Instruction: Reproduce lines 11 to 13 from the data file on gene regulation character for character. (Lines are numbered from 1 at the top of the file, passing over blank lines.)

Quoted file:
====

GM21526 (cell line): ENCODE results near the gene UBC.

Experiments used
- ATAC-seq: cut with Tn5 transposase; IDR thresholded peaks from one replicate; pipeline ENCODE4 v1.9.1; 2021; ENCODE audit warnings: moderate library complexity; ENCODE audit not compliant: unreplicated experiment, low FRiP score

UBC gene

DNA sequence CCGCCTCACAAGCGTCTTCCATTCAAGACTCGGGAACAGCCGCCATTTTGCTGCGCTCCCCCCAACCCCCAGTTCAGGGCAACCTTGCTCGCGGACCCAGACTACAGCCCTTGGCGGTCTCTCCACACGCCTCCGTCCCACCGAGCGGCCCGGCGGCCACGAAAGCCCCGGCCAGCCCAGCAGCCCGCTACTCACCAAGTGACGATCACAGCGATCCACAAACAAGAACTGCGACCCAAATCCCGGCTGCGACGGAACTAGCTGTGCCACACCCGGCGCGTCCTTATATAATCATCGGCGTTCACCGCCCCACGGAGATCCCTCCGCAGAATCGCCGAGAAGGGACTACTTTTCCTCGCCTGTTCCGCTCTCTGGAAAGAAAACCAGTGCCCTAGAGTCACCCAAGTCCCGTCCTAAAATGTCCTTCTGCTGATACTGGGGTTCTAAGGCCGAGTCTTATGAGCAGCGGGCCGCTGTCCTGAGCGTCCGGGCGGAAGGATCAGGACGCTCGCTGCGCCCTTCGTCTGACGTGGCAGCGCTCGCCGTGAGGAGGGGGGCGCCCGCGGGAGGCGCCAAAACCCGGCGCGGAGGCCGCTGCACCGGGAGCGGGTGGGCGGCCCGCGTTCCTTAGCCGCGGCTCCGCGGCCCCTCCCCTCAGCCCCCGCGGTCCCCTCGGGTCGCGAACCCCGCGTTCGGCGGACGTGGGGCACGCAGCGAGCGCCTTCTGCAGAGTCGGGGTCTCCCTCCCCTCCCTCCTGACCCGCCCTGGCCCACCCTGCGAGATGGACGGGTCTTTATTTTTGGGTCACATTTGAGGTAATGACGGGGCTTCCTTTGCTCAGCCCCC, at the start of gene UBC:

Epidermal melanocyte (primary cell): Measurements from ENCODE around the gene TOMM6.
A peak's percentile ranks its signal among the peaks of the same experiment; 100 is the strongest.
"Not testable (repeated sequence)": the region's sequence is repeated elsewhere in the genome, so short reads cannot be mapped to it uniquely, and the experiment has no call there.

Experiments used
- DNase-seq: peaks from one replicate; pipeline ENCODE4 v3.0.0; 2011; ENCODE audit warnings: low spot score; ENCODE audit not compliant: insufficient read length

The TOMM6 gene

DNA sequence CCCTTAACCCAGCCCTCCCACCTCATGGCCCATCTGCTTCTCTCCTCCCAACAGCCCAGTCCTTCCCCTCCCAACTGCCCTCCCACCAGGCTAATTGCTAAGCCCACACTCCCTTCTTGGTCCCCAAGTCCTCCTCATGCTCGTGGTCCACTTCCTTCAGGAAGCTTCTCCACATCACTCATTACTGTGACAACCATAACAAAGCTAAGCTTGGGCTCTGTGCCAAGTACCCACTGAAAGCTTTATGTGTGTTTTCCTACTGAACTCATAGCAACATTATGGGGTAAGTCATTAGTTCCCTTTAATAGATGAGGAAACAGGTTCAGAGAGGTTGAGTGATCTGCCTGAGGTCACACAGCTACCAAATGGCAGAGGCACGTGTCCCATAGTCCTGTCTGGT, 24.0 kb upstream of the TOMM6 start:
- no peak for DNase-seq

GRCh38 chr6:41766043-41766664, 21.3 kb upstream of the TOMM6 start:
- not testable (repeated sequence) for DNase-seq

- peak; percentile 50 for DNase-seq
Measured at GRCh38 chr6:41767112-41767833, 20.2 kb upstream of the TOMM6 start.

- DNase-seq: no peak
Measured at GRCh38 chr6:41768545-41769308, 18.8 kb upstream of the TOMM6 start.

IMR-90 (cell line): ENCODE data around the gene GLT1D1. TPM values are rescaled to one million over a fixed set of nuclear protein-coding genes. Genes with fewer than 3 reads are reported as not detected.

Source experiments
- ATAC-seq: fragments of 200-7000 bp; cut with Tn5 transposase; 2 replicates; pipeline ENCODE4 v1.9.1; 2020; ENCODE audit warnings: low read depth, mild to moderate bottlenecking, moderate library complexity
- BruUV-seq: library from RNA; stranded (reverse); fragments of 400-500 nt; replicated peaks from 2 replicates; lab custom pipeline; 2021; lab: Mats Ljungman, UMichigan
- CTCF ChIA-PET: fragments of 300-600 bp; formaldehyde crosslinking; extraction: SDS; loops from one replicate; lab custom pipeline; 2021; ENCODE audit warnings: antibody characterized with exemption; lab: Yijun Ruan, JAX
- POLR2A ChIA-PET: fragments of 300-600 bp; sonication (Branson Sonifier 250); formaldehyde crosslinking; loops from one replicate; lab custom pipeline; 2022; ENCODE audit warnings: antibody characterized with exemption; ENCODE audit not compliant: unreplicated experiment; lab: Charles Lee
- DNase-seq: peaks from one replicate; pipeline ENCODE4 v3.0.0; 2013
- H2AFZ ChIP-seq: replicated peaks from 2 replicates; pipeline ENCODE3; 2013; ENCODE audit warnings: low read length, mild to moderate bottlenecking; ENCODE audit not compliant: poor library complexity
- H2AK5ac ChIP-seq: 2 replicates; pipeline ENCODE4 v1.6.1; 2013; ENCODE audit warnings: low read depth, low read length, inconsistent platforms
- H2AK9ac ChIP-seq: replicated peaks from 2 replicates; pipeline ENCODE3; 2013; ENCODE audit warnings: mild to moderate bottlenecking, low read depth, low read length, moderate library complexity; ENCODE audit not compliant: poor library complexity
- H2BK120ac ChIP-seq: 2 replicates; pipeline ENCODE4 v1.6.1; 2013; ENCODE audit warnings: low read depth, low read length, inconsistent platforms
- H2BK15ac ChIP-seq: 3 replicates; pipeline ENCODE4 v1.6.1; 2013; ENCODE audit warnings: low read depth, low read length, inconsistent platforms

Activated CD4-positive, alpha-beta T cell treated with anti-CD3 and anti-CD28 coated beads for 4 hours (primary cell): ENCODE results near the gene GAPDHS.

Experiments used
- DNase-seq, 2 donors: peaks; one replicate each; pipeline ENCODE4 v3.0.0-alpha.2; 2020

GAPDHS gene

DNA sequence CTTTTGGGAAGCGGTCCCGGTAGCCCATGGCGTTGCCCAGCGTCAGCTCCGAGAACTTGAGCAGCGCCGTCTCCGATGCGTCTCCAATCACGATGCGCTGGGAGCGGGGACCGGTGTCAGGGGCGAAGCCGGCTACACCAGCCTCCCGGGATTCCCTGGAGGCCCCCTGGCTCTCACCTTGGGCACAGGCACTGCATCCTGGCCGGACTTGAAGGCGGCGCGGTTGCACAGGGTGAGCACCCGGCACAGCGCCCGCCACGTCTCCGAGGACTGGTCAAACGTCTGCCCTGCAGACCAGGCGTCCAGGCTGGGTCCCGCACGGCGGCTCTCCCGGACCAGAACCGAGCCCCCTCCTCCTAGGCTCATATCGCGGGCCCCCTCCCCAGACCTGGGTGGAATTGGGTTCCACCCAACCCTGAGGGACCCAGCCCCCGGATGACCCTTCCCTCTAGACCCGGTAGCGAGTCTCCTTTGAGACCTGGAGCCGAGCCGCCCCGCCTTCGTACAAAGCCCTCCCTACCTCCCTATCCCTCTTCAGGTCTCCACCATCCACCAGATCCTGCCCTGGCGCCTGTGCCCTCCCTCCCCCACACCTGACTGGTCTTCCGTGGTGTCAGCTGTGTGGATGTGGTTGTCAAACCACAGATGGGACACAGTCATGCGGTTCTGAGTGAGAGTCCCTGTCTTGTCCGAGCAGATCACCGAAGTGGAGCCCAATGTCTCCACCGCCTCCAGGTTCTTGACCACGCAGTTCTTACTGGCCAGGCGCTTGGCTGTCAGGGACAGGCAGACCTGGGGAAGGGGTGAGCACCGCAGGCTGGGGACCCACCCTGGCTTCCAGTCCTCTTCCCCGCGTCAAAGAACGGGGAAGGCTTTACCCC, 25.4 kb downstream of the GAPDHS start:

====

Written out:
The TOMM6 gene

DNA sequence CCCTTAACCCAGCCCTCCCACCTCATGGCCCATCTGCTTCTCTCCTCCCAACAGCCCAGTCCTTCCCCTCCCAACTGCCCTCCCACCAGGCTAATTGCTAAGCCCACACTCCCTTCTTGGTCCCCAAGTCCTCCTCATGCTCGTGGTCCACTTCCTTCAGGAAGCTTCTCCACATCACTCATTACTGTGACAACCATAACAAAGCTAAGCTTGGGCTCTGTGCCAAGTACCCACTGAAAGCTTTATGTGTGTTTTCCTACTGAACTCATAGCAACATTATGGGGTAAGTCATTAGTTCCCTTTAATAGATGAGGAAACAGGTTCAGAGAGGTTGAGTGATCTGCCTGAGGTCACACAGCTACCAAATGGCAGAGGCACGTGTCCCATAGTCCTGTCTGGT, 24.0 kb upstream of the TOMM6 start:
- no peak for DNase-seq